Here's an interview with the passenger who took the video on this camera phone. Cantonese audio only.

A spoof of the incident use to promote World Cup 2006 betting. Cantonese video.

Sunday, June 18, 2006

(Is This The Way) To The World Cup - Tony Christie

This must one of the best feel-good world cup songs ever. ENGLAND... 40 years, who gives a... Oi!

When will Malaysia ever come up with something even close to this? It'll go a long way to bring our people together with sports and music - and for 30 days every 4 years, forget about race and religion which are forever driving us apart.

For the time being, I guess we'll be stuck with the ridiculously archaic and old fashioned Jabatan Penerangan & Kombo RTM national day parade renditions of "Negara kita sudah Merdeka"...

The lyrics here.

More Pictures of Police FRU vs KLCC Price Hike Protestors

More pictures of "rowdy" protestors attacking fully body-armoured Police FRU with manila cards and plastic bags filled with sandwiches.

Under the threat of such serious bodily harm and the probable use of small children as projectiles (why else would violence prone demonstrators bring their offspring) - no wonder the FRU had to beat the snot out of them.

The pictures are here and here.

Also refer to previous blogs, here and here.

An open letter to the PM Abdullah Badawi

An open letter to the PM
Jacqueline Ann Surin

Dear Prime Minister Abdullah, When you first came into power after the 2004 general election, you promised us that you would be prime minister for all Malaysians.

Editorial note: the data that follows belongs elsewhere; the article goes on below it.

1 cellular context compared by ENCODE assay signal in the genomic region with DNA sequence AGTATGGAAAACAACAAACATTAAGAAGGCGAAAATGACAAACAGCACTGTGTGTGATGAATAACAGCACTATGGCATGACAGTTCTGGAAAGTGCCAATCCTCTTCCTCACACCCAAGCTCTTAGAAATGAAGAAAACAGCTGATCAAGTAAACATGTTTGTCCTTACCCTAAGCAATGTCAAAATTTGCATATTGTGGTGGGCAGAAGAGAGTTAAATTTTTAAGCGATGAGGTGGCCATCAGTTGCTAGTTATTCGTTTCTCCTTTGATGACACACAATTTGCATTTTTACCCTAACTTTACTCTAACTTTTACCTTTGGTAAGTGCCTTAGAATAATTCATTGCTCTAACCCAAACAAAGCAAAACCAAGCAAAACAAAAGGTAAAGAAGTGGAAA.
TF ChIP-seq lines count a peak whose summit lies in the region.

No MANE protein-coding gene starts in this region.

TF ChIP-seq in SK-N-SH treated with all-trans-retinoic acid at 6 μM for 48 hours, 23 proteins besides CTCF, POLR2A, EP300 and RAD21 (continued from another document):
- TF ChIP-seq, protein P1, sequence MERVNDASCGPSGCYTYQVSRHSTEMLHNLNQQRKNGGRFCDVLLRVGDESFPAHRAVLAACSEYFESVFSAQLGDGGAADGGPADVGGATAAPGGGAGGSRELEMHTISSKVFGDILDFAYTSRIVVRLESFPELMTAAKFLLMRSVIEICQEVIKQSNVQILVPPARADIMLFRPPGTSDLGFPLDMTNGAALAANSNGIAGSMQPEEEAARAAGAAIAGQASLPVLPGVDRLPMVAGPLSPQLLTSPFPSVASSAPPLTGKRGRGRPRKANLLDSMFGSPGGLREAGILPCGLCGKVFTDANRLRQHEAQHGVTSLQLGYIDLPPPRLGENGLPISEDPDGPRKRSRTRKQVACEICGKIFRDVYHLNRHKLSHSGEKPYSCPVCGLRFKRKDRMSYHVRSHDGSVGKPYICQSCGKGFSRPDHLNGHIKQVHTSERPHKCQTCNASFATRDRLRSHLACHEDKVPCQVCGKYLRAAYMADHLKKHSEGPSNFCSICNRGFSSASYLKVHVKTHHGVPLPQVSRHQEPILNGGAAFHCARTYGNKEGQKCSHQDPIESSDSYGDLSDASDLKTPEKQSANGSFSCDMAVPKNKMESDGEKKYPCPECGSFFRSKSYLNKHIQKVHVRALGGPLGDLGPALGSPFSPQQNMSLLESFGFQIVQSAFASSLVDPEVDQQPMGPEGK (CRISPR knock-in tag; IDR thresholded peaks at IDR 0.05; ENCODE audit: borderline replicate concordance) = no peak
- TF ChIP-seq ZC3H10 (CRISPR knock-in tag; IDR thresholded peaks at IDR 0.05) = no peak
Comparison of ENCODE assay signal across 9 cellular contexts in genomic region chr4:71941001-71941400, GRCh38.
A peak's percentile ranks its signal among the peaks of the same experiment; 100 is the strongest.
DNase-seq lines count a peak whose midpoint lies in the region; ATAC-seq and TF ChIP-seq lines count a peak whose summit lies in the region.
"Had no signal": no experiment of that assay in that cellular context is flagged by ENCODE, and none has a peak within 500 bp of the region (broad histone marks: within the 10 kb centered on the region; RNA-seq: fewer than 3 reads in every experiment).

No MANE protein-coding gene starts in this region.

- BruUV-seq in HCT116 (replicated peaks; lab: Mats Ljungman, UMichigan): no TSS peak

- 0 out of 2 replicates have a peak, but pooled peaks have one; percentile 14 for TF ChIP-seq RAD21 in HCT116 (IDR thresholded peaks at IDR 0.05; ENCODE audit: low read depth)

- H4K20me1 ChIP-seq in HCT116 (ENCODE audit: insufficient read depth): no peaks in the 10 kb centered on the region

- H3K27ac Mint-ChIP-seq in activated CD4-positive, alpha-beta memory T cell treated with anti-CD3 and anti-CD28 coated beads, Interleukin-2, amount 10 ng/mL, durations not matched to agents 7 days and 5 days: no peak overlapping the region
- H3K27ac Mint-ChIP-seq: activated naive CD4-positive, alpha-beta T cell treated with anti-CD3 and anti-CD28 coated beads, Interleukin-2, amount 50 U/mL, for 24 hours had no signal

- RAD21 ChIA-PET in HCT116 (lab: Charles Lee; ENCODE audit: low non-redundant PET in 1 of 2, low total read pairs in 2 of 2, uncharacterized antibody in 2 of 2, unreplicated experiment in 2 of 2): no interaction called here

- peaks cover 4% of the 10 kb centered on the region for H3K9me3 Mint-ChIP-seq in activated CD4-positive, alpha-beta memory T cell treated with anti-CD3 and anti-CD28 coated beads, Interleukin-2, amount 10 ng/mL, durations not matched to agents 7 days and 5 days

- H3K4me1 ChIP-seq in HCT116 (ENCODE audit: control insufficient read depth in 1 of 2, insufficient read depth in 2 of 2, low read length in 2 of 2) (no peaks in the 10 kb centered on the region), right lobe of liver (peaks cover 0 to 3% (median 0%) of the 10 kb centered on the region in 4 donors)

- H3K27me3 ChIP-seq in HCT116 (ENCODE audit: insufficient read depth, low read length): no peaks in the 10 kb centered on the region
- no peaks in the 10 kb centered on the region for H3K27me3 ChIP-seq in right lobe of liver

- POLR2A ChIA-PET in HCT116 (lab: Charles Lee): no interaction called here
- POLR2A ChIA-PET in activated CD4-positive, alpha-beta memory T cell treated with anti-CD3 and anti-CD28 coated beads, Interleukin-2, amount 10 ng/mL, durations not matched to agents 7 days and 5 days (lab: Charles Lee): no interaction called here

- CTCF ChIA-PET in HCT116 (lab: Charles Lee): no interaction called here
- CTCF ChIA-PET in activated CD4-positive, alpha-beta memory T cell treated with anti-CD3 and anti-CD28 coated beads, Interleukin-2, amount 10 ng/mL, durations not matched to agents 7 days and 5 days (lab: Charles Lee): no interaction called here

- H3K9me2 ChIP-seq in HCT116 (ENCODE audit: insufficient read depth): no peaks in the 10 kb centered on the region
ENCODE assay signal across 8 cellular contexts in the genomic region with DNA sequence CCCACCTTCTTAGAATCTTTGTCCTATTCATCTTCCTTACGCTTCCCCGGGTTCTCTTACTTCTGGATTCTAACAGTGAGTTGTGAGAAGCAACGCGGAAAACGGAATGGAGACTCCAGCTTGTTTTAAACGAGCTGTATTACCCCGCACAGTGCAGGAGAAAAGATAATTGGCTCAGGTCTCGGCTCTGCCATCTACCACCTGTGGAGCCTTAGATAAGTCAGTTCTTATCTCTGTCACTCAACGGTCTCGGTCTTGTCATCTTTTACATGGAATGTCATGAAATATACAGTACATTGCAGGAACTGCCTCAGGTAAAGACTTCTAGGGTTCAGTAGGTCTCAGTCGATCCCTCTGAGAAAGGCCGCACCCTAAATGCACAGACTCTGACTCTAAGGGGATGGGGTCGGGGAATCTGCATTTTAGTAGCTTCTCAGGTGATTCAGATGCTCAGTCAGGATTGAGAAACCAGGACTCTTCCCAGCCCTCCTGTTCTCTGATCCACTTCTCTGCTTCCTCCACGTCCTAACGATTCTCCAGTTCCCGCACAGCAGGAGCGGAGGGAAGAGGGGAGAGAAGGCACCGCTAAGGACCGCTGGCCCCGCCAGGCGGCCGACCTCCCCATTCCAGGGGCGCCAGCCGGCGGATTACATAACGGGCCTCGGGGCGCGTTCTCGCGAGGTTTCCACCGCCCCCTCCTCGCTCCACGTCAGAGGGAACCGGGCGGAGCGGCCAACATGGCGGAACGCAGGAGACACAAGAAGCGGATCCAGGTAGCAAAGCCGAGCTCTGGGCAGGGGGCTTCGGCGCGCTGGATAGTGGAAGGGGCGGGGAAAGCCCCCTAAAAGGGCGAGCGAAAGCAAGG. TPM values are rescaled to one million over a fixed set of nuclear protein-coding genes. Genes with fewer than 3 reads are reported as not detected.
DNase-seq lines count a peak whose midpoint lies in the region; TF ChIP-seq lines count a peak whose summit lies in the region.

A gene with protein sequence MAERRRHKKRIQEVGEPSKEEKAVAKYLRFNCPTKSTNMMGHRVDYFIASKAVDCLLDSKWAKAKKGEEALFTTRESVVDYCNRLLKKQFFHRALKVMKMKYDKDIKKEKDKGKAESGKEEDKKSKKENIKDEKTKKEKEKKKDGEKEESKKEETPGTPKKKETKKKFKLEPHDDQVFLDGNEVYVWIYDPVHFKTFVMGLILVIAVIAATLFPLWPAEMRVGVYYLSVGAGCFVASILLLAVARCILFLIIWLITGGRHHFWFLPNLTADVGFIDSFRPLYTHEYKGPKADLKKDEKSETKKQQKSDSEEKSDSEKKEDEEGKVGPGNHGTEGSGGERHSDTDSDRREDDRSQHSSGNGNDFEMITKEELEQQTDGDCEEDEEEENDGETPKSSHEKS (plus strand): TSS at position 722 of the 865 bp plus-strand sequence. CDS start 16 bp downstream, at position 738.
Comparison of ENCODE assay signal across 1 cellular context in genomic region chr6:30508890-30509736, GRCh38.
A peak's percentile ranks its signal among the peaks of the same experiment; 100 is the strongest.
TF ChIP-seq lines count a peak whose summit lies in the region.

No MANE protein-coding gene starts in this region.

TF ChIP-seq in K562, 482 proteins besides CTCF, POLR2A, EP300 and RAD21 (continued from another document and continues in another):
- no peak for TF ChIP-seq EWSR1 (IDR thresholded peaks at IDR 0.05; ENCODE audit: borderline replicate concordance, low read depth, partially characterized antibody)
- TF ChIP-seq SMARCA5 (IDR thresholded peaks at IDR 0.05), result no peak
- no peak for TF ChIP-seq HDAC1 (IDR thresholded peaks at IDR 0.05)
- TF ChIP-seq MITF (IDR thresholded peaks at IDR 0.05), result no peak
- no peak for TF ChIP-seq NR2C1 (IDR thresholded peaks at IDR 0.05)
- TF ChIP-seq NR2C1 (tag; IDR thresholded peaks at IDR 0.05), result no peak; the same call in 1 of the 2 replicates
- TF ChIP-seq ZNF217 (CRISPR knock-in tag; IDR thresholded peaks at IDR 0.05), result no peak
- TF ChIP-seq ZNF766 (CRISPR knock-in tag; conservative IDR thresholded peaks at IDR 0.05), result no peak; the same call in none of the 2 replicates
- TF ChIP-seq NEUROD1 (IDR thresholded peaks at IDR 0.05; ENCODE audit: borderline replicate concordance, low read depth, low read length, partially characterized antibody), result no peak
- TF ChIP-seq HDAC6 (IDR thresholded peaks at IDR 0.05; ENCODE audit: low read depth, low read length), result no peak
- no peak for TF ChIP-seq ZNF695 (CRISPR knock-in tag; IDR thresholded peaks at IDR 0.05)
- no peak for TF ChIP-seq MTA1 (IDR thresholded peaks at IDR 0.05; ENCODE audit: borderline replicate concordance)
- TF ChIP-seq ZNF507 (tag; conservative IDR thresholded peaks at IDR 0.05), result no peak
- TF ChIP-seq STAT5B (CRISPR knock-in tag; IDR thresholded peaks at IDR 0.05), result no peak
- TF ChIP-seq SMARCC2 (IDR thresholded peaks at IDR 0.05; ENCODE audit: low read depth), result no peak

In fact, I still have the letter you sent out to voters before the elections that promised you would fulfill your duties with sincerity, integrity, efficiency and fairness.

It was a letter that moved people, including staunch Opposition supporters.

There was hope that a new leadership which was more conciliatory, more willing to listen to differing views and more just was in store for the country.

And people invested in that hope by voting the Barisan Nasional back into power with a clear majority.

But recent events, including your administration's reactions to these events, have been deeply troubling.

The most recent has been the disruption of a peaceful and legitimate public forum in Penang organised by a group of non-governmental organisations that wanted to help people reclaim their rights under the Federal Constitution.

It was unfortunate, but really no longer inconceivable, that those who opposed such a civil discussion should frame their opposition in ways that incite hostility, threaten violence and make false accusations in the name of Islam, a religion that in fact promotes peace and justice.

What is actually more troubling is that as prime minister, you have also publicly announced that these issues of Constitutional rights are "sensitive" and the organisers of such events must be careful not to tread on "dangerous ground", lest the government has to use the Sedition Act against them.

Why would you lend legitimacy to the argument that Malaysians should steer clear of discussing issues which affect us all as citizens, whether Muslim or non-Muslim?

By continuously telling Malaysians these issues are "sensitive" and "dangerous", isn't your administration really creating a self-fulfilling prophecy? Aren't you in fact supporting the argument that these issues should not be discussed?

Additionally, Malaysians have been reminded by Minister in the Prime Minister's Department Datuk Seri Mohamed Nazri Abdul Aziz that it's not for no reason that the word "amok" comes from the Malay community.